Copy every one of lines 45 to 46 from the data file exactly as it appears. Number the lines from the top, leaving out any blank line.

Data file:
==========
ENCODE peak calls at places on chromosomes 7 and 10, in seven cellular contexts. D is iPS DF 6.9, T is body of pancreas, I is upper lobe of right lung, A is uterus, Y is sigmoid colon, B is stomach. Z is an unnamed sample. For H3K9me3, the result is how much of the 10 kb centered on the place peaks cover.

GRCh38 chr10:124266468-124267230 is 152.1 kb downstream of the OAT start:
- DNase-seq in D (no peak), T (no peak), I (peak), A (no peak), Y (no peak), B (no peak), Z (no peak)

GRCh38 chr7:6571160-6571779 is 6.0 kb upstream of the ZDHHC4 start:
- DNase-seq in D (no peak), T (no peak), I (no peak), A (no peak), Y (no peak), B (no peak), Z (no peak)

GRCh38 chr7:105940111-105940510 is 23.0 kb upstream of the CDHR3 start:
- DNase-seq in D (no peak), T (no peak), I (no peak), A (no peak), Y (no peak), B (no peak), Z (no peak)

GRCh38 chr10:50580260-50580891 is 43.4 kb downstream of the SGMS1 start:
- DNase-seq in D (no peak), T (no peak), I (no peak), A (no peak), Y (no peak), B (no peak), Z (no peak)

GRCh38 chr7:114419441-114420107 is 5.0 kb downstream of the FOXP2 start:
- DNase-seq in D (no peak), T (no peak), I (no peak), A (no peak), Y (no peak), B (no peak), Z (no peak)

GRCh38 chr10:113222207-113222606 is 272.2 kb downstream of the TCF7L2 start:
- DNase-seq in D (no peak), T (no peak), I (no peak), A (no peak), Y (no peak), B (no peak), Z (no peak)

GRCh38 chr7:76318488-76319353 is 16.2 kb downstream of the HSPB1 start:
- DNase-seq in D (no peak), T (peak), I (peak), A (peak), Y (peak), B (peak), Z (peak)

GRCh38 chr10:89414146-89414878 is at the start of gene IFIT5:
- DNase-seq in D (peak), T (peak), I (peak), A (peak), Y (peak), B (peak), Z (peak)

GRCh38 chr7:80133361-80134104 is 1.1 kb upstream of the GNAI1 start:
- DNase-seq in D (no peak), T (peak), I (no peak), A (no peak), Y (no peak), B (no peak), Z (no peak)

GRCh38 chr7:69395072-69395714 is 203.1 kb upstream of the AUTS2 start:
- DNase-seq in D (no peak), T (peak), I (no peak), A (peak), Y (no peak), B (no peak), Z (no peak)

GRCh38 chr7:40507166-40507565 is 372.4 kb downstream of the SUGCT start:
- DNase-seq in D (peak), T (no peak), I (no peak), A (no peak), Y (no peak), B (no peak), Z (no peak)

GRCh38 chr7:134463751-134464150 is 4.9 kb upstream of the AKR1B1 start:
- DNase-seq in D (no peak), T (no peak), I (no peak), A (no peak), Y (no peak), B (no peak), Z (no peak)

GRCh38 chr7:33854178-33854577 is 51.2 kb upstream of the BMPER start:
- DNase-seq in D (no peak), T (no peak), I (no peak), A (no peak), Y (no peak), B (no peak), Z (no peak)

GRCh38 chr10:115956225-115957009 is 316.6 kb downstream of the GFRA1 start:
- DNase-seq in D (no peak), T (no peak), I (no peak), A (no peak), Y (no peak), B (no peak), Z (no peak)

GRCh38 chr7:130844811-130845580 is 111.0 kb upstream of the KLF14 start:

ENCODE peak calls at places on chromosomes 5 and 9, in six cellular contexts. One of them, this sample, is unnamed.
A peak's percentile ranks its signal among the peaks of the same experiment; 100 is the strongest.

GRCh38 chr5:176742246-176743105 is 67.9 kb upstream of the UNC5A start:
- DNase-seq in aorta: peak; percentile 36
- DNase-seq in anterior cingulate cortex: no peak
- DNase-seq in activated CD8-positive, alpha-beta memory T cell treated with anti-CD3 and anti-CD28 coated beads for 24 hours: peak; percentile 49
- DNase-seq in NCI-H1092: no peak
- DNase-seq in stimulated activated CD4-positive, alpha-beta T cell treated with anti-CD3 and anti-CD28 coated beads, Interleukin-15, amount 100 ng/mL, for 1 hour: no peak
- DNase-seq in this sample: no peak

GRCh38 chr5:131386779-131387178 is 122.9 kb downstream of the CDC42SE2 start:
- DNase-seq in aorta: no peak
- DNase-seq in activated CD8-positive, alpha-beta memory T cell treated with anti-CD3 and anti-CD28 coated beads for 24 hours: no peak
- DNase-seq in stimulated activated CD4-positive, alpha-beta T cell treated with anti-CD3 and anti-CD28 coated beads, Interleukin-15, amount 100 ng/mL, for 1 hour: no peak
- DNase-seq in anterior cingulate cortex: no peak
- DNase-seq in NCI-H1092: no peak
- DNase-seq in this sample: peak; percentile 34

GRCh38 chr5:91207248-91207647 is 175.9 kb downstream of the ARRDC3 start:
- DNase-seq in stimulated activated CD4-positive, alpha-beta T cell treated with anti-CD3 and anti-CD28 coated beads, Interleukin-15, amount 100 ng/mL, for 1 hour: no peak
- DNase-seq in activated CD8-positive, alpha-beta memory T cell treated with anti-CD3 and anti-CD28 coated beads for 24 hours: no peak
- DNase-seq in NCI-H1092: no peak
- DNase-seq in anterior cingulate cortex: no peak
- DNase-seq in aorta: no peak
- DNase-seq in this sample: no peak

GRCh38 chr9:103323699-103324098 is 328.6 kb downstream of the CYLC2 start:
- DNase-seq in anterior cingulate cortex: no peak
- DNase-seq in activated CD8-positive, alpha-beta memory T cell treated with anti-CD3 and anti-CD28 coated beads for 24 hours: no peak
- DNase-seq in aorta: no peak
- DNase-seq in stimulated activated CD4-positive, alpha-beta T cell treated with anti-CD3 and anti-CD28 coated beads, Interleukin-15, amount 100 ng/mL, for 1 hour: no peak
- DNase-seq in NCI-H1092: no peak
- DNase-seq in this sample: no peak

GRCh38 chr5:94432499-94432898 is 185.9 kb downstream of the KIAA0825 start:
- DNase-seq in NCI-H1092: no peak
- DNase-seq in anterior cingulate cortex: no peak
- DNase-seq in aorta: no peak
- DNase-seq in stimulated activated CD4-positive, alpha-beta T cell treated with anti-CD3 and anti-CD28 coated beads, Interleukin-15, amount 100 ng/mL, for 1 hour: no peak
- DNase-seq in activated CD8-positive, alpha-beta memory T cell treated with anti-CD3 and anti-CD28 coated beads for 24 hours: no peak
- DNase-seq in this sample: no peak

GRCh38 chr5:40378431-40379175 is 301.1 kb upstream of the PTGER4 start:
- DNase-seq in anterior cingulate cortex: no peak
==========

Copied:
- DNase-seq in NCI-H1092: no peak
- DNase-seq in this sample: peak; percentile 34